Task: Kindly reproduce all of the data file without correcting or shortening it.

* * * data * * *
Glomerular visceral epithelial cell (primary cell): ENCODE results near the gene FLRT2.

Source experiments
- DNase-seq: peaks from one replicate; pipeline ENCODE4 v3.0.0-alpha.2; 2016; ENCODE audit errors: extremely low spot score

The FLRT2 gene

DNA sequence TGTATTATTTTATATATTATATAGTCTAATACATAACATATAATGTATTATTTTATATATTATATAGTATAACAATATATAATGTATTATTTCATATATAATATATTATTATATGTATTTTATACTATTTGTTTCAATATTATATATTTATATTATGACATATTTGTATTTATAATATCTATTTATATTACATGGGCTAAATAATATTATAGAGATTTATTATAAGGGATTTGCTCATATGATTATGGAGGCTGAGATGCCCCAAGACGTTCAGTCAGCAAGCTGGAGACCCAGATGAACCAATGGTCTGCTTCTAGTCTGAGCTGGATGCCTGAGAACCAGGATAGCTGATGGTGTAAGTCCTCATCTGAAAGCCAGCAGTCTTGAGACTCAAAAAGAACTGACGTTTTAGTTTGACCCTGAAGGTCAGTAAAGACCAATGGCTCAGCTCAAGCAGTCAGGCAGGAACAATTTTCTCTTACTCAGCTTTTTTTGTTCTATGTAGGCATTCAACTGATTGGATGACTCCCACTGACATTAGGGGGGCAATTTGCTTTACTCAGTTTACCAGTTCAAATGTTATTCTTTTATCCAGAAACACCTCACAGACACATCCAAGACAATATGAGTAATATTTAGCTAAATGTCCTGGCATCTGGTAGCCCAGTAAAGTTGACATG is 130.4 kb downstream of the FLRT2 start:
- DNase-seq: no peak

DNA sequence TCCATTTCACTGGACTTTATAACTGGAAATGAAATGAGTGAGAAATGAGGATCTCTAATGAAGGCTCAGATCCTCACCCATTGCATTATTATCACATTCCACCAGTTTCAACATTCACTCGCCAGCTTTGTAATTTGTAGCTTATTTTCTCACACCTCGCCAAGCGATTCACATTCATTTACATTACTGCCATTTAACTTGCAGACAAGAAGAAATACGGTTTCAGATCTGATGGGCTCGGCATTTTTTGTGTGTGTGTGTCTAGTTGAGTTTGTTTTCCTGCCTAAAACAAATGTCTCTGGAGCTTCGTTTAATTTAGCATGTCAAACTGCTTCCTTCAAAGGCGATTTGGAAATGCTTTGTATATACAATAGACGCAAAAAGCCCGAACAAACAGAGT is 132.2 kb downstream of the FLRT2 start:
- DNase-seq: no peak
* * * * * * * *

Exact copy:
Glomerular visceral epithelial cell (primary cell): ENCODE results near the gene FLRT2.

Source experiments
- DNase-seq: peaks from one replicate; pipeline ENCODE4 v3.0.0-alpha.2; 2016; ENCODE audit errors: extremely low spot score

The FLRT2 gene

DNA sequence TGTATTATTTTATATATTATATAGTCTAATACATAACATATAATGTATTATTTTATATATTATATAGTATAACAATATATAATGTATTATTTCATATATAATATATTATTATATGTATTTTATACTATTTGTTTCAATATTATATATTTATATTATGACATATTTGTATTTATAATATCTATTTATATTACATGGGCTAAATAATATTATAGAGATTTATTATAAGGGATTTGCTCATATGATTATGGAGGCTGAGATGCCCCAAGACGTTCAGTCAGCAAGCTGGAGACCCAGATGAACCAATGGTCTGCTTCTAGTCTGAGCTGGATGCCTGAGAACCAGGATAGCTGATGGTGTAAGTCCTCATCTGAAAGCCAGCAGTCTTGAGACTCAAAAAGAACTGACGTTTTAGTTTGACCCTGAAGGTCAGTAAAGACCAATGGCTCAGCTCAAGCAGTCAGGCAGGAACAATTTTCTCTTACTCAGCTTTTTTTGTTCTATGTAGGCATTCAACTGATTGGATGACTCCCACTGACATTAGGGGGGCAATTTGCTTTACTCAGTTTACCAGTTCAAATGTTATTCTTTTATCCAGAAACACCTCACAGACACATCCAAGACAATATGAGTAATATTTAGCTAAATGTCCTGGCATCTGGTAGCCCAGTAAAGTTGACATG is 130.4 kb downstream of the FLRT2 start:
- DNase-seq: no peak

DNA sequence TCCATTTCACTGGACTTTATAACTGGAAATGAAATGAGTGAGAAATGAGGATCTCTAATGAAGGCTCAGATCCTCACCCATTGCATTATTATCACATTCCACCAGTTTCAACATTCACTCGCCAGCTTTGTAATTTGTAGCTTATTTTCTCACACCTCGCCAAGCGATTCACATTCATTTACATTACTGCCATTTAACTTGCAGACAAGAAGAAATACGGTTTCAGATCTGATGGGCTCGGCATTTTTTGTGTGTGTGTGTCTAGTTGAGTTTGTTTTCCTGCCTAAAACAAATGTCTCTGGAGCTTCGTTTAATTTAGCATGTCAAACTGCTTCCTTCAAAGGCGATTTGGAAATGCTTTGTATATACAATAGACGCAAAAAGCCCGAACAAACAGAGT is 132.2 kb downstream of the FLRT2 start:
- DNase-seq: no peak